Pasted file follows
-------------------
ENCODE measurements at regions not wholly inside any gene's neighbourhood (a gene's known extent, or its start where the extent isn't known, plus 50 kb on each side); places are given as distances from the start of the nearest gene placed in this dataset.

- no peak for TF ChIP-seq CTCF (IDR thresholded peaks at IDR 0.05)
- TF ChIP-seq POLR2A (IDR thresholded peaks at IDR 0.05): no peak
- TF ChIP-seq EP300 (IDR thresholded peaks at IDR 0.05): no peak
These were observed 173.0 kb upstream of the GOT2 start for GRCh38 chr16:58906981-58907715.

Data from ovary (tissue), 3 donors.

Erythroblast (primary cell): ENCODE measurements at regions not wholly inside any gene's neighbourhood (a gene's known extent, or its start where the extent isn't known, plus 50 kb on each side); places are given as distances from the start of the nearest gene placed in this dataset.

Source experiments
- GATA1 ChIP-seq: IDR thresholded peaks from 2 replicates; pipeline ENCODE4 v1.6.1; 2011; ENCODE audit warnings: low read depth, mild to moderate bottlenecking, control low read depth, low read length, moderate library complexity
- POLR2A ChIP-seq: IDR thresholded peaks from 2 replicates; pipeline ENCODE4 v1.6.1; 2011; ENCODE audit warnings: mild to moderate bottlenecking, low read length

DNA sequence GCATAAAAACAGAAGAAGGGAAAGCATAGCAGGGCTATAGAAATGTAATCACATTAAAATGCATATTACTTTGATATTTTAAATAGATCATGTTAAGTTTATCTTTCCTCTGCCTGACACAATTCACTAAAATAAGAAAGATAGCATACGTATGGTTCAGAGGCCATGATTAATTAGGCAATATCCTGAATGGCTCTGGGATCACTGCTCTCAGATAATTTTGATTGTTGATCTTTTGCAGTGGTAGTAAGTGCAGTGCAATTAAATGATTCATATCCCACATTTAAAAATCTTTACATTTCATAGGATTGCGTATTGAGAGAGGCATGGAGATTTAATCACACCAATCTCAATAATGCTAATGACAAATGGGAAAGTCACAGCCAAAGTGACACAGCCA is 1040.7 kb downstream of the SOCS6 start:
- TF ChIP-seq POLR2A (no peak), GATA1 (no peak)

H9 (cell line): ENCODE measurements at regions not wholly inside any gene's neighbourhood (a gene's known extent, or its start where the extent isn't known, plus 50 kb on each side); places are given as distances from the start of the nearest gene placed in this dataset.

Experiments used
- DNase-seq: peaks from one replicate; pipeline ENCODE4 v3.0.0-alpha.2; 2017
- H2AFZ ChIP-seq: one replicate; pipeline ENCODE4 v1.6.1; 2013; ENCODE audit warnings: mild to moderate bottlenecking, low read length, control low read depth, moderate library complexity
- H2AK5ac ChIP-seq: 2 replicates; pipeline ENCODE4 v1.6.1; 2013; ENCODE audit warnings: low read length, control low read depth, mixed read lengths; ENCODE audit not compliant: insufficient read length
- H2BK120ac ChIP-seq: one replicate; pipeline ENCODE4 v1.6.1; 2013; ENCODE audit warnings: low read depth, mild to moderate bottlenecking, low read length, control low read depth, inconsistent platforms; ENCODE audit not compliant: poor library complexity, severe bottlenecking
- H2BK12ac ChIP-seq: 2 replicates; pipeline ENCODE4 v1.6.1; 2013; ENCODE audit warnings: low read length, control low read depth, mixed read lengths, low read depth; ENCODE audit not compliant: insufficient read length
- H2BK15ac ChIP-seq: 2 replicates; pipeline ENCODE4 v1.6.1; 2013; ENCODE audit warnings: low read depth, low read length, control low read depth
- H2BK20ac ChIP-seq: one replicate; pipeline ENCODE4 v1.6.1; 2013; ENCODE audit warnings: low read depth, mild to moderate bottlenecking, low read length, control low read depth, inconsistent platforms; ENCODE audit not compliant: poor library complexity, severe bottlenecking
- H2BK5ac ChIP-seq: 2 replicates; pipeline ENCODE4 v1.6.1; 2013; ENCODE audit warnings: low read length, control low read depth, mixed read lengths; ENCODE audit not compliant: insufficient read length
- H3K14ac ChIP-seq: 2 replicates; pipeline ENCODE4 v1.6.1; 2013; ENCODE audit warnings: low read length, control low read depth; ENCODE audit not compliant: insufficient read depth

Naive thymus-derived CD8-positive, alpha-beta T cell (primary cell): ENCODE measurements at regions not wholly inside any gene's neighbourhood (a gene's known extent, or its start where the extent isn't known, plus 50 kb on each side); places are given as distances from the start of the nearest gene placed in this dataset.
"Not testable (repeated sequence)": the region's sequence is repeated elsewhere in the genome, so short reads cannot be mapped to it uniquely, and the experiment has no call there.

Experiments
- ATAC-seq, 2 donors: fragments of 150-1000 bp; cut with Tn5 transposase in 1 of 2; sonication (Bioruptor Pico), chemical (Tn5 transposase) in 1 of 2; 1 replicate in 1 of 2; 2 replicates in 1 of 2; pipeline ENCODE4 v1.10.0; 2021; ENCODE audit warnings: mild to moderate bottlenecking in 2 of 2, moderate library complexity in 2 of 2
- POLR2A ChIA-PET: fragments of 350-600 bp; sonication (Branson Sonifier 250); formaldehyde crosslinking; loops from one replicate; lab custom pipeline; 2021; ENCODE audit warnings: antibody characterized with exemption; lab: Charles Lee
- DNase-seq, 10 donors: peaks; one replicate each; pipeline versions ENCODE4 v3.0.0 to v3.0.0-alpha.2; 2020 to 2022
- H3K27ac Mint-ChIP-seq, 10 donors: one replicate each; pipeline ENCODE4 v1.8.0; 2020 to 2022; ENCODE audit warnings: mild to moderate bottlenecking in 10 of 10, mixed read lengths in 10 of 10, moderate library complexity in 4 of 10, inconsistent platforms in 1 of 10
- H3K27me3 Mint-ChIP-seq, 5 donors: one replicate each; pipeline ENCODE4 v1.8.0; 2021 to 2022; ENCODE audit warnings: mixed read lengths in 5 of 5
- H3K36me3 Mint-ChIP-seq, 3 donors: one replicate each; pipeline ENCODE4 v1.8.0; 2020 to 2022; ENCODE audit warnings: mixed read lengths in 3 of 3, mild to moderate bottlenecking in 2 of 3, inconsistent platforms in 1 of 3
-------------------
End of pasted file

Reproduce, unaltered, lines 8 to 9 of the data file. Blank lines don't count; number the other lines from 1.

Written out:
Source experiments
- GATA1 ChIP-seq: IDR thresholded peaks from 2 replicates; pipeline ENCODE4 v1.6.1; 2011; ENCODE audit warnings: low read depth, mild to moderate bottlenecking, control low read depth, low read length, moderate library complexity